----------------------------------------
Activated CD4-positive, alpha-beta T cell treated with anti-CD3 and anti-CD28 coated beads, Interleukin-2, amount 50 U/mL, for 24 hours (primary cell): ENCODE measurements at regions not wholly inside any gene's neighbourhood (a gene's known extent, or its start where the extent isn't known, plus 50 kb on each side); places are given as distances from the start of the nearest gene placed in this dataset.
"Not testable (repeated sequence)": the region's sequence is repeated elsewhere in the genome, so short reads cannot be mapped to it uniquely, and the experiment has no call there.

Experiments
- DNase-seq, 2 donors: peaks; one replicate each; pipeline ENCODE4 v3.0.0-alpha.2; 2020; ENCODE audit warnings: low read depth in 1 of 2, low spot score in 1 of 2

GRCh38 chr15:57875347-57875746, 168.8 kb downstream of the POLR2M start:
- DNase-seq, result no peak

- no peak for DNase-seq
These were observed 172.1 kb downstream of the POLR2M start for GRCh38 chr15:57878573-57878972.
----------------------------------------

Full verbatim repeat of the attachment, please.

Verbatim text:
Activated CD4-positive, alpha-beta T cell treated with anti-CD3 and anti-CD28 coated beads, Interleukin-2, amount 50 U/mL, for 24 hours (primary cell): ENCODE measurements at regions not wholly inside any gene's neighbourhood (a gene's known extent, or its start where the extent isn't known, plus 50 kb on each side); places are given as distances from the start of the nearest gene placed in this dataset.
"Not testable (repeated sequence)": the region's sequence is repeated elsewhere in the genome, so short reads cannot be mapped to it uniquely, and the experiment has no call there.

Experiments
- DNase-seq, 2 donors: peaks; one replicate each; pipeline ENCODE4 v3.0.0-alpha.2; 2020; ENCODE audit warnings: low read depth in 1 of 2, low spot score in 1 of 2

GRCh38 chr15:57875347-57875746, 168.8 kb downstream of the POLR2M start:
- DNase-seq, result no peak

- no peak for DNase-seq
These were observed 172.1 kb downstream of the POLR2M start for GRCh38 chr15:57878573-57878972.